Public Advocate Letitia James (D) yesterday announced major new legislation designed to prevent foreign entities from circumventing the city’s strict campaign finance laws through a loophole created by Citizens United.

Introduced in the wake of substantial new evidence of a coordinated Kremlin effort to illegally funnel money through the NRA to benefit Donald Trump’s 2016 campaign, this legislation will help ensure that the city’s elections are free from corrupt foreign influence.

“New York City will not allow its elections to be bought by corporations or targeted by foreign influence,” said James. “While the President may be okay slow-rolling protections for our federal elections, we will do everything in our power to protect the integrity of the democratic process at the local level. By closing this loophole, we can help create a national model for campaign finance reform while protecting our local elections from corrupt foreign influence.”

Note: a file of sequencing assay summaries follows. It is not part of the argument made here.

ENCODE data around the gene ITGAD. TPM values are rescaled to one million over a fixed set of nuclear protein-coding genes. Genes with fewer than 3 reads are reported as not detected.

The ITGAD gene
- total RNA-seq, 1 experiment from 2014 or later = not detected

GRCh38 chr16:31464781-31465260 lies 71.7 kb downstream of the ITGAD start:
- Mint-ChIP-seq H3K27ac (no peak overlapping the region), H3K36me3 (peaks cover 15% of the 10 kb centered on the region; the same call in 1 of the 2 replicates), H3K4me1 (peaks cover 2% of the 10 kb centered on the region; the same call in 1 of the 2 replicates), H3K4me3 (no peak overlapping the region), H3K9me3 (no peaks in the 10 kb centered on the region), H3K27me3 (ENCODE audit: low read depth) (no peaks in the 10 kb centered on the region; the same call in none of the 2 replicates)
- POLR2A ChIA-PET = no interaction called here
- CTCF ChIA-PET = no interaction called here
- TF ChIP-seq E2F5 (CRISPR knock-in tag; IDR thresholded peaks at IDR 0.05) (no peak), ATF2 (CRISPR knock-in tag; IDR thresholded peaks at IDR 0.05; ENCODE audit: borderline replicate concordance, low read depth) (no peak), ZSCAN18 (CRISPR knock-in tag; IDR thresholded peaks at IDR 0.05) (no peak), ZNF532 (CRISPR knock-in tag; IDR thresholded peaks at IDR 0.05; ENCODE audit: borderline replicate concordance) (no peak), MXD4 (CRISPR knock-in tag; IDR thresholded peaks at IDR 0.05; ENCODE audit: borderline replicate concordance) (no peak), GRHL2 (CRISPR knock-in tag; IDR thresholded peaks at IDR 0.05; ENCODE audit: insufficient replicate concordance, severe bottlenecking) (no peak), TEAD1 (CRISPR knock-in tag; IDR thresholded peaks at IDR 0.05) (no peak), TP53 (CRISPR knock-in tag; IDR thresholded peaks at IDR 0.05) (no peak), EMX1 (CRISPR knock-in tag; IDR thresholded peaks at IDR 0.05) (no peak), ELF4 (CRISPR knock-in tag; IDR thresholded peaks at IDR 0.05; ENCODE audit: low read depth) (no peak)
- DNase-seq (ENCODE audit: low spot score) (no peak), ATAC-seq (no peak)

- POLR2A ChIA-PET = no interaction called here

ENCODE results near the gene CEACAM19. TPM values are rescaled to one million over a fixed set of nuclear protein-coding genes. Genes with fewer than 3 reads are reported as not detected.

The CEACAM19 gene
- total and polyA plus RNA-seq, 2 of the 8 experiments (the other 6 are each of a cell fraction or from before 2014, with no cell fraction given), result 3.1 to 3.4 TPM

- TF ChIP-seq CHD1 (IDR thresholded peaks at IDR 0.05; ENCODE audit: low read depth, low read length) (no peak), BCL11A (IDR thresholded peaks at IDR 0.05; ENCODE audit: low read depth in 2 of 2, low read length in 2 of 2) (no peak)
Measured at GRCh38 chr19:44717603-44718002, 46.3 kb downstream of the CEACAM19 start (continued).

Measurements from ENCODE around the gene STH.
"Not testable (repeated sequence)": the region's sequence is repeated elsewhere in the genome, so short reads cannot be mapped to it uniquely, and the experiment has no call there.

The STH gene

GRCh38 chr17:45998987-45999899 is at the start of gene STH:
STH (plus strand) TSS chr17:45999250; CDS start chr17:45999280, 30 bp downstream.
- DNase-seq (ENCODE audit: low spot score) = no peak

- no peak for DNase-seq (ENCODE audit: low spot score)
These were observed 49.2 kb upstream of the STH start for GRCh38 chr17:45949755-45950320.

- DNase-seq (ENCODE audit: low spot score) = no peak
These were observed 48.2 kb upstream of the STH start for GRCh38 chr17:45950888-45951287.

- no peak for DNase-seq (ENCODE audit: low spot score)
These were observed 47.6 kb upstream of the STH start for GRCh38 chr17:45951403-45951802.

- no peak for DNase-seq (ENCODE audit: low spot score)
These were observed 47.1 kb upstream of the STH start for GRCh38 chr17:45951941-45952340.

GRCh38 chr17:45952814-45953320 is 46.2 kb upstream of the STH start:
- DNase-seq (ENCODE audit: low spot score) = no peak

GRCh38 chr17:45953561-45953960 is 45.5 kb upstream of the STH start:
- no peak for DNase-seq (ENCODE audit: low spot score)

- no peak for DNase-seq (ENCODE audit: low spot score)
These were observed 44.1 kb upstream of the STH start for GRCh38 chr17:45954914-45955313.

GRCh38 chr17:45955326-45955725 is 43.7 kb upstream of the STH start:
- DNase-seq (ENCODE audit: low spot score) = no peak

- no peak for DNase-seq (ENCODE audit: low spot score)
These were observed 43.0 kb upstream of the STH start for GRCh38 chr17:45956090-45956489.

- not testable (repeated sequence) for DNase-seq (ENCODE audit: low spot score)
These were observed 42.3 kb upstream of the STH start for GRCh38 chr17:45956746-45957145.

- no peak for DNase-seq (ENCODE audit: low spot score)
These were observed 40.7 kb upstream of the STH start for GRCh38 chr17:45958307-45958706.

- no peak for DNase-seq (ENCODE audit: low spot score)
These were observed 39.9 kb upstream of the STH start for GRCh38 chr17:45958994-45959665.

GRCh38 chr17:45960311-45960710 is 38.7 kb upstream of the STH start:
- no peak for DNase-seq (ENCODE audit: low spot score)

Under federal law, foreign governments, companies, and individuals are expressly prohibited from making contributions to any local, state, or national election in the United States.

However, Citizens United created a gaping loophole in not just federal law, but in state and local laws across the country. Foreign individuals and entities can simply buy stakes in American companies and make campaign contributions or spend an unlimited amount of money on independent expenditures, which is permitted as a result of the ruling in Citizens United. This bill will close that gaping loophole by extending the prohibition to not just foreign entities but those entities under substantial foreign influence or control.

James’ bill defines “foreign influenced entities” as an entity for which:

  • a foreign national owns or controls five percent of entity;
  • Foreign nationals collectively own or control 20 percent of entity;
  • or A foreign national participates directly or indirectly in decision-making regarding political activities.